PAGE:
Not all charities have suffered. “Our funding is up 42 percent over last year,” says Ross Fraser of Feeding America, an umbrella group that channels cash and groceries to 206 food banks around the country. “Charities such as ours do well when times are hard. If you have to choose between giving to the ballet and feeding a hungry child, who’s going to win?” But that compounds the pressure on other nonprofits: colleges, hospitals, and environmental groups.

It’s probably true that being rich is more a state of mind than an explicit level of income or wealth. It’s feeling of having enough money so that money is no longer a worry. For many, that sense of security is gone. Michael Silverstein of the Boston Consulting Group reckons there are about 100,000 households with a net worth—counting their homes, stocks, bonds, and businesses—of at least $20 million. Even at these rarefied levels, he thinks, many are rattled. “They’ve seen up to a 30 to 40 percent drop in their net worth from peak to trough.  Some have friends at blue-chip companies like General Electric, AIG, or Citigroup who have lost fortunes invested in company stock,” he says.

What’s unclear is whether the trauma will permanently change behavior. Silverstein is skeptical. “The nice thing about Americans is that they have short-term memories,” he says. “We’ll get out of this—and then the rich will realize they’re rich again and start to spend.” But Danziger, the marketing researcher, thinks the shopping culture has taken heavy hits. Americans have “been on an extended buying spree for the past 20 years. They’ve got stuff—and they don’t need a lot of it,” she says. There’s a growing realization “that material wealth doesn’t make people happy.” Striving to replenish their savings, Americans—even the rich—will skimp on spending.

Once way or another, it’s doubtful that trickle-down economics will soon regain the power of recent decades, when exploding stock and real-estate values and rising salaries were compounded by George W. Bush’s favorable tax changes. But cheering at its eclipse may be premature and misguided. The contradiction is that many of the large gains at the top that are routinely deplored also provide the economic fuel for desired spending at the bottom. If the rich—however defined—remain stuck in neutral, the overall economy may not do much better.

Think about some of the “filthy rich” such as doctors and small business owners.  Ask yourself this: if there wasn’t the promise of high pay at the end of the road, do you think we’d have as many doctors?  Would you spend tens of thousands of hours in study, and thousands of more hours in stressful and sleep-deprived residency, if you weren’t going to be well-paid in the end?  How about small businesspeople?  Would you risk all your savings and years of your time developing a business if you didn’t have the right to expect a real reward if you actually succeeded?

What’s wrong with us for hating such people for their hard work and their success?  Why on earth would we wish them anything but success when we benefit from their succeeding with better health, better jobs, and better lives than we could otherwise ever have apart from them?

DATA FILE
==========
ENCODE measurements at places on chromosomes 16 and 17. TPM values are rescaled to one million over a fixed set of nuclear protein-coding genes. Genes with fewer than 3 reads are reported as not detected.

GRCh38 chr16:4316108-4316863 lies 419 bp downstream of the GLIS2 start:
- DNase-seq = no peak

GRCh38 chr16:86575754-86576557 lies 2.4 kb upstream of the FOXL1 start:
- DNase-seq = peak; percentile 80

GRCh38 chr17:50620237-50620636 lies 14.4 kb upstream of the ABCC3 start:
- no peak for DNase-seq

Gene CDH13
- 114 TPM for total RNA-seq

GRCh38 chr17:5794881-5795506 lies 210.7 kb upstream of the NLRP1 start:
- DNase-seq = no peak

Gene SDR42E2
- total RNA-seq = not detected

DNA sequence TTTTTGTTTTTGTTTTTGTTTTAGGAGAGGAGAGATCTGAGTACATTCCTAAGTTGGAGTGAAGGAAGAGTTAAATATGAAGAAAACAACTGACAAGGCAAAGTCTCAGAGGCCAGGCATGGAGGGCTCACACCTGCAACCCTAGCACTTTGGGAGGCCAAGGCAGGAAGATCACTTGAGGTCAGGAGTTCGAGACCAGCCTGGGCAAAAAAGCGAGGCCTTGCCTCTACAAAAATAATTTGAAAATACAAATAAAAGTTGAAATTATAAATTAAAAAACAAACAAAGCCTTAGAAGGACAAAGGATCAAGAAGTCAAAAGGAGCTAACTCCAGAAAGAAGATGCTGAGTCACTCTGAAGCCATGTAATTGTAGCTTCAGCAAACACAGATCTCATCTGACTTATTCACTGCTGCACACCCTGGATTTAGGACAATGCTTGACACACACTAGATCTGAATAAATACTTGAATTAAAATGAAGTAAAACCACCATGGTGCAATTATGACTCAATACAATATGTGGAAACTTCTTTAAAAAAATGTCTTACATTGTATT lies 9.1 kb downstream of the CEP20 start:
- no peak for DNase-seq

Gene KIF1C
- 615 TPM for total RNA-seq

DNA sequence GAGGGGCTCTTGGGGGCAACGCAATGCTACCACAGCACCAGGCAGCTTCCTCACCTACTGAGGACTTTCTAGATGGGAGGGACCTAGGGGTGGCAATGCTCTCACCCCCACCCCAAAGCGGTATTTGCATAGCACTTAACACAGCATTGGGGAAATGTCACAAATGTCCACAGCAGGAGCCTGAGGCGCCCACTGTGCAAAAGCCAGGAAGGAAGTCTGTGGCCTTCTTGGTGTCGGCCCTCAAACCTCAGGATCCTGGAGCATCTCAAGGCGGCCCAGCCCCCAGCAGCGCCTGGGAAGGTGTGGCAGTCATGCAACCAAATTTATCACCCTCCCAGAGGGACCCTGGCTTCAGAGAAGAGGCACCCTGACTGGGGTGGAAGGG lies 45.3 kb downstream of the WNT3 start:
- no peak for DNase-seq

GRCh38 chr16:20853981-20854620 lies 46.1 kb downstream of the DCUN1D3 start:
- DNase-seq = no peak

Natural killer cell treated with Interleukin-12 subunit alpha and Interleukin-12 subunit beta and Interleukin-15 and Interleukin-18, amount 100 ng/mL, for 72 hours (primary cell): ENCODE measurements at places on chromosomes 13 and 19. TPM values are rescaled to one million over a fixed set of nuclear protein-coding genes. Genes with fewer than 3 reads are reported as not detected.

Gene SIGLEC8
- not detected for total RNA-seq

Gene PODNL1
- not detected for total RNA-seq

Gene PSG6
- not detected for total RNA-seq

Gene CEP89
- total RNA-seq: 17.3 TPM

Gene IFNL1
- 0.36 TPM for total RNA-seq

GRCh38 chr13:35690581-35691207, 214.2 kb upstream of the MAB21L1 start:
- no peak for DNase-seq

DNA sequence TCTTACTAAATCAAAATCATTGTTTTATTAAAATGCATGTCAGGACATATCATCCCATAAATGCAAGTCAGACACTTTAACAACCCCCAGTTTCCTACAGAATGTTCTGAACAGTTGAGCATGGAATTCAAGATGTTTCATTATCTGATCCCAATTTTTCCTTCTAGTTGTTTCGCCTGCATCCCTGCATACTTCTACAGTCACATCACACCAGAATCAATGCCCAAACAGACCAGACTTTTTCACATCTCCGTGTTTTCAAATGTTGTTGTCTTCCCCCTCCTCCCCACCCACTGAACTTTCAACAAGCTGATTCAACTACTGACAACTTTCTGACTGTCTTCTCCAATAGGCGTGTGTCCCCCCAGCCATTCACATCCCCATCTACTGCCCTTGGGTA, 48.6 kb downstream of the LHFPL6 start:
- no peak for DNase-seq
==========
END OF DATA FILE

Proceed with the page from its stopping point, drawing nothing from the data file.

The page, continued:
There has long been a movement by the political left in America to be more like sophisticated Europe.  Liberals say, “What Europeans do with government is pretty good.  And what they do with civil rights is pretty good.  And what they do with health care is pretty good.”  And there’s this constant movement on the part of the left to be more like Europe.  In our Surpreme Court liberal justices have been quoting what Europeans do in their law.  The fact is, 200 years ago there was the same kind of intellectual elitest movement going on – “Let’s be like Europe.”  Thomas Jefferson made a statement that is applicable today:

“The comparisons of our government with those of Europe are like a comparison of heaven and hell.”

That’s the thing.  As Europe has dived into socialism, fascism, communism, and just about every other “-ism,” what should have been obvious is that Americans shouldn’t be more like Europeans; it should be the other way around.  And socialist redistribution of wealth is neither American nor successful.

There’s a joke that compares the attitudes of Americans with the attitudes of Europeans.  An American rides the bus, sees an expensive sports car, and says, “Some day I’m going to own a car like that.”  And there’s a European who rides the bus, sees an expensive sports car, and says, “Some day that son of a bitch will be riding the bus just like me.”  What makes that joke so sad is that we have too many American liberals who are thinking like the Europeans even as the Europeans are beginning to think more like Americans used to.

As we speak, Democrats are devising more and more ways to fund their massive and frankly European-style socialist spending programs by punishing the rich for their success.  They are going to lift the successful Bush tax cuts and raise taxes on “the rich.”  They are going to impose additional taxes in the form of “surcharges” on “the rich” to try to pay for their socialist-style health care agenda.  As a result the rich – who already pay a shockingly high share of the taxes – will begin to see more taxes than they have seen in decades.  And they will keep coming after “the rich” as long as Marxist-style class-warfare politics pitting the proletariat against the bourgeousie continue to work for them.